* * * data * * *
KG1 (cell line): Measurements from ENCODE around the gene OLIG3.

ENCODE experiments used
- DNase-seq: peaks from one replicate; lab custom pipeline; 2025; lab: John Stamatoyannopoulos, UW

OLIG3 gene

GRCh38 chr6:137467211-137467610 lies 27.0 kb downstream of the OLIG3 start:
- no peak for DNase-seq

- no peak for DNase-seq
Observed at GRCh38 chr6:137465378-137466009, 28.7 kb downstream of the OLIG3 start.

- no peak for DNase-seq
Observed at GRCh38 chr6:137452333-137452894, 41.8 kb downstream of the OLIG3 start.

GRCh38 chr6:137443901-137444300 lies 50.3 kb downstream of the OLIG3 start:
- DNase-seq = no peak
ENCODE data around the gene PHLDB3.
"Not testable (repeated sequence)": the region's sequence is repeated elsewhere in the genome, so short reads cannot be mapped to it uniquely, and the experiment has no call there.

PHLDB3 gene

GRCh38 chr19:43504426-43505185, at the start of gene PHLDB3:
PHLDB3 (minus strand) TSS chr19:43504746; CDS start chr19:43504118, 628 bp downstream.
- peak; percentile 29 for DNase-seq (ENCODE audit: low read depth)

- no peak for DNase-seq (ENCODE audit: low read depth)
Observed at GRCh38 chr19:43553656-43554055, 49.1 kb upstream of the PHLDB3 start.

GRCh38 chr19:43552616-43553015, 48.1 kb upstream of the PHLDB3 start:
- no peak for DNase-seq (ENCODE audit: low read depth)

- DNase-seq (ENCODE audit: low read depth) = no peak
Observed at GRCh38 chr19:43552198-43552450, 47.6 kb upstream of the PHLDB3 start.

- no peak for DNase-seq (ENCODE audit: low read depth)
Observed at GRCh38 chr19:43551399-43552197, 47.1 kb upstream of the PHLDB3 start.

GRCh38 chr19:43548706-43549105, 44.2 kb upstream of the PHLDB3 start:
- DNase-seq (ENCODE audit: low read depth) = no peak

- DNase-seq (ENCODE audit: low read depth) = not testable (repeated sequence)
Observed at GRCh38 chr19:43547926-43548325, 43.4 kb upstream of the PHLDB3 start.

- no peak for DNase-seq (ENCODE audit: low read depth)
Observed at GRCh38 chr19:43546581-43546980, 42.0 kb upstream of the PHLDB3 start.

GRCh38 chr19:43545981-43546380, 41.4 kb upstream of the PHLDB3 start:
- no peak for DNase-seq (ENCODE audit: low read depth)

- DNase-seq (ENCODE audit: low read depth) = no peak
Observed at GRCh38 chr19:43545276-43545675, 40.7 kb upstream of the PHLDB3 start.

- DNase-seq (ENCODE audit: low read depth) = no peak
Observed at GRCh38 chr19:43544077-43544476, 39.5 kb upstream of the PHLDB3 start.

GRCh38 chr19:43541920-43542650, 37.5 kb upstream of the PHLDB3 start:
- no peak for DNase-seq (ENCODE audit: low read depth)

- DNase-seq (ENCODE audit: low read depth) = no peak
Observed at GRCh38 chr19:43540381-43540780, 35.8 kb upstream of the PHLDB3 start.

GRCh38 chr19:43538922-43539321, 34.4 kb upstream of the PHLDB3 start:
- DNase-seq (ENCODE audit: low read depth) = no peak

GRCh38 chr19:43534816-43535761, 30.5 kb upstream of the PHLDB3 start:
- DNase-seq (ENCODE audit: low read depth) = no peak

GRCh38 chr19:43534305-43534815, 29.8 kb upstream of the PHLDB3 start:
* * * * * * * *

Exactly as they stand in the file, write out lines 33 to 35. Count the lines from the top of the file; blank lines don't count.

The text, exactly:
GRCh38 chr19:43545981-43546380, 41.4 kb upstream of the PHLDB3 start:
- no peak for DNase-seq (ENCODE audit: low read depth)

- DNase-seq (ENCODE audit: low read depth) = no peak